“Happiness is a day by the pool.”
I can’t remember if I first learned to swim in the creek behind our house or in the big round cattle troughs in the hills. Growing up on the ranch both locations offered a cool respite from the heat of the day, however it was the make shift pool at the end of the September grape harvest when my Dad would wash out the gigantic tanks used to haul the grapes to the winery that gave us the most joy. We’d fill the bins with well water and we’d have an instant deep swimming pool, albeit with the strong scent of fermentation. Splashing around in pink water was grand amusement!
By the time I was a freshman in high school, our parents decided it was time for a real pool. Since we lived in the boondocks, twelve miles from the nearest town, they knew that if we had a pool, all of our friends would hang out at our house and my parents could keep a watchful eye on their five children. My Dad got on the Caterpillar tractor, dug a big hole, and built us a pool. True to their expectations, the pool was an instant hit, complete with a plethora of screaming teens playing Marco Polo.
My Mom went to work landscaping around the pool, creating lounging areas, installing umbrellas, adding two brick circles with wrought iron patio tables and chairs, and of course, plenty of containers of flowers. Today that original pool is still the focal point of our ranch entertainment where we gather for swimming, barbecues, bonfires, and family fun.
The next best thing to an ocean, lake, or river view is a pool in the back yard offering a bucolic vista with the sensibility of nature. A swimming pool has the ability to anchor a landscape. Learning to swim is a necessary life skill and the exercise of swimming is one of the best full body workouts. Much research has been done on the calming effects that being around water has on humans. Stress levels are lowered by designs with both green and blue spaces: the green being plants and trees and the blue are water features.
I am a water baby and a nature girl with an urgent need to be surrounded by both. Whether you want to incorporate a pool that resembles a natural lake or a lap pool for strenuous swimming, having a private pool will offer you, your family, and friends years of enjoyment while enhancing the beauty of your garden. Children and teens not only get playful exercise but the pool will become a hub of activity with birthday parties and other celebrations. And, you’ll know where they are and with whom!
In the recent article “Poolside Living” by Cathy Dausman (https://www.lamorindaweekly.com/archive/issue1214/Poolside-living.html) suggestions for installation were chronicled. Make sure to add solar to your budget for both the economic and environmental benefits. If you’ve been pondering the idea of adding a big splash of water to your landscape, this is the month to take the plunge in order to be ready for the next summer season.
Although I savor the memories, I doubt I’ll ever swim in a cattle trough or grape tank again, but I will always be ready to dip into a cool pool.
Cynthia Brian’s Mid Month Gardening Guide
WATER lawns and perennials deeply and thoroughly. September is notoriously hot and it’s essential to keep an eye on your plants. If they are drooping, they are thirsty.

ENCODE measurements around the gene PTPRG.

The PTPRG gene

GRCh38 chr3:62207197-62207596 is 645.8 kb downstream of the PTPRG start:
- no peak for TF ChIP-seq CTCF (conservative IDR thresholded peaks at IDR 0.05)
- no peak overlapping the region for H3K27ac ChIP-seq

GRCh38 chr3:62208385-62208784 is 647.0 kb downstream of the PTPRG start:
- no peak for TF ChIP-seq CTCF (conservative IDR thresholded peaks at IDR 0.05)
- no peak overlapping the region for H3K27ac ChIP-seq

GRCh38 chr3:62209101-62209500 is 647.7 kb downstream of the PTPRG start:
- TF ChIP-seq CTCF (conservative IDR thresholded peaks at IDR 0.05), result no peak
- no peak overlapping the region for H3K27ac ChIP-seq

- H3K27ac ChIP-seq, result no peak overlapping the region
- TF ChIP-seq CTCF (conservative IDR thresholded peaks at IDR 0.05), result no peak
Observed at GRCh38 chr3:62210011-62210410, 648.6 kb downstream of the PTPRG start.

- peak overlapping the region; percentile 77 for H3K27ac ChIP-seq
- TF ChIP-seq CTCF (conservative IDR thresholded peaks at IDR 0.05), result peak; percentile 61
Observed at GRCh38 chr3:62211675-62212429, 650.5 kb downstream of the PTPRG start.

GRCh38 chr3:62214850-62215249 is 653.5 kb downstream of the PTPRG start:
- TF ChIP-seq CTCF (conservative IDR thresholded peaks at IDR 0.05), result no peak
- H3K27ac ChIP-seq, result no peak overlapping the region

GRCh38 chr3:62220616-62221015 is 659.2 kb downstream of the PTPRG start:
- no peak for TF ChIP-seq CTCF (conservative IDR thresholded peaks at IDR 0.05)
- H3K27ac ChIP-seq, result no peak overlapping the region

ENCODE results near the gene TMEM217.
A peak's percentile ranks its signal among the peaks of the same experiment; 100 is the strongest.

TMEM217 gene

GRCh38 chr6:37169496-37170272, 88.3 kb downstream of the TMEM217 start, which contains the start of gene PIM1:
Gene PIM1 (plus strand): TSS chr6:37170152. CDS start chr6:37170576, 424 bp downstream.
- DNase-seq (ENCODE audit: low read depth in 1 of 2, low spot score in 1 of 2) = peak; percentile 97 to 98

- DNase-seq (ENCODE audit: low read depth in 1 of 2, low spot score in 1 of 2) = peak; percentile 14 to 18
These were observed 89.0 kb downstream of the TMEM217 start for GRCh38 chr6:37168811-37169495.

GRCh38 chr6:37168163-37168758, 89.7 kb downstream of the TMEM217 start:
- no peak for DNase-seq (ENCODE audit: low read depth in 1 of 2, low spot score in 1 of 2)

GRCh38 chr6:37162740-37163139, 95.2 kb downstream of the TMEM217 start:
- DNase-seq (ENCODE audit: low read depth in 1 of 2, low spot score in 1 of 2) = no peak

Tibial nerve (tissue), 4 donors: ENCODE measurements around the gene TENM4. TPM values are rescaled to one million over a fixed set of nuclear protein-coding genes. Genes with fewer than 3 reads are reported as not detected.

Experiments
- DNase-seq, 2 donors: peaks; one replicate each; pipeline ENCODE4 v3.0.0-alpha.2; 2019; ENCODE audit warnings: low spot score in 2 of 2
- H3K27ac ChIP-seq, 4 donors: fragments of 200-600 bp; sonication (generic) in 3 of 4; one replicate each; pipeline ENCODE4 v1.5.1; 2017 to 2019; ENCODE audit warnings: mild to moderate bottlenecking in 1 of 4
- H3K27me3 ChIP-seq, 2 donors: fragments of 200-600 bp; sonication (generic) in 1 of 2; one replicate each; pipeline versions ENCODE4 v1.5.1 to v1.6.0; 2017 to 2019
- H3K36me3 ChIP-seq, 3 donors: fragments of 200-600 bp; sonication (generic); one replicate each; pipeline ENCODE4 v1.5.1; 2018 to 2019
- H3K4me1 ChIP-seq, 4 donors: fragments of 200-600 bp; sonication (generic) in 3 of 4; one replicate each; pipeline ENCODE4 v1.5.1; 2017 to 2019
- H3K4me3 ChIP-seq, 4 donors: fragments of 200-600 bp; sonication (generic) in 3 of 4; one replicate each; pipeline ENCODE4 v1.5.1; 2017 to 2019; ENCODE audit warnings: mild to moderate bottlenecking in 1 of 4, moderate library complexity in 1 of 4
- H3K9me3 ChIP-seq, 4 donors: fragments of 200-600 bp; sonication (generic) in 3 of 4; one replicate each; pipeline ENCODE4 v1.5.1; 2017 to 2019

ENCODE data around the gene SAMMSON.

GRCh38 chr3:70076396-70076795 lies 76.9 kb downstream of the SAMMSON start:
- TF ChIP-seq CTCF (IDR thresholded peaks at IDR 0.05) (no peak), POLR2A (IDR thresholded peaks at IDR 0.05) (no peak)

IRRIGATE succulents, cactus, and native specimens sparingly as their water requirements are minimal.
HYDRATE yourself constantly. Don’t garden in the heat of the day as you could get dangerously dehydrated. Toil in the morning and the evening.
CUT back hollyhocks to the ground once they have finished flowering. Save the seedpods to share with friends. Within a few weeks, you’ll see new green growth as the hollyhocks will continue to thrive.
PRUNE fruit trees after harvesting.
STAKE any smaller trees that may break in winter winds.
CONTINUE deadheading roses and flowering perennials to prolong the blooms until winter.
DONATE to Operation Fire Disaster Relief to help in California’s recovery. www.BetheStarYouAre.org
RAKE leaves as they fall and put them in the compost bin. If you can shred the leaves, they will compost quicker.
KEEP mulch away from trunks of trees and around shrubbery.
BEGIN preparations to renew lawns. October is the month to re-seed or install a new lawn. Research what type of grass you want to install. I’m a fan of Pearl’s Premium. Check it out online at www.PearlsPremium.com
GRAB some freebies while visiting me and other contributors to my 8th book, Be the Star You Are! Millennials to Boomers Celebrating the Gifts of Positive Voices in a Changing Digital World at the Pear and Wine Festival on Saturday, September 22 from 11am-3pm. Get your books autographed with sales benefitting literacy outreach projects. Visit http://www.CynthiaBrian.com/books. Thank you to Lamorinda Weekly for sponsoring.
COLLECT seedpods from marigold, bachelor button, amaranth, calendula, Four O’clock, hollyhock, zinnia, and forget-me-not. Spread on a cookie sheet to dry or place in brown paper bags. Next month they will be ready to scatter for a reward of flowers in spring and summer.
PLACE hay under growing pumpkins to keep them from rotting.
PLANT asters, the colorful workhorse of the fall garden that create habitats for pollinators and grow in poor soil.
SWIM and enjoy the final days of summer. If you are considering installing a pool, start the design process now. Find inspiration in the photos in this issue.
Happy Gardening. Happy Growing.
Cynthia Brian, The Goddess Gardener, raised in the vineyards of Napa County, is a New York Times best-selling author, actor, radio personality, speaker, media and writing coach as well as the Founder and Executive Director of Be the Star You Are1® 501 c3.
Tune into Cynthia’s Radio show and order her books at www.StarStyleRadio.com.
Buy a copy of her new books, Growing with the Goddess Gardener and Be the Star You Are! Millennials to Boomers at www.cynthiabrian.com/online-store.
Available for hire for projects and lectures.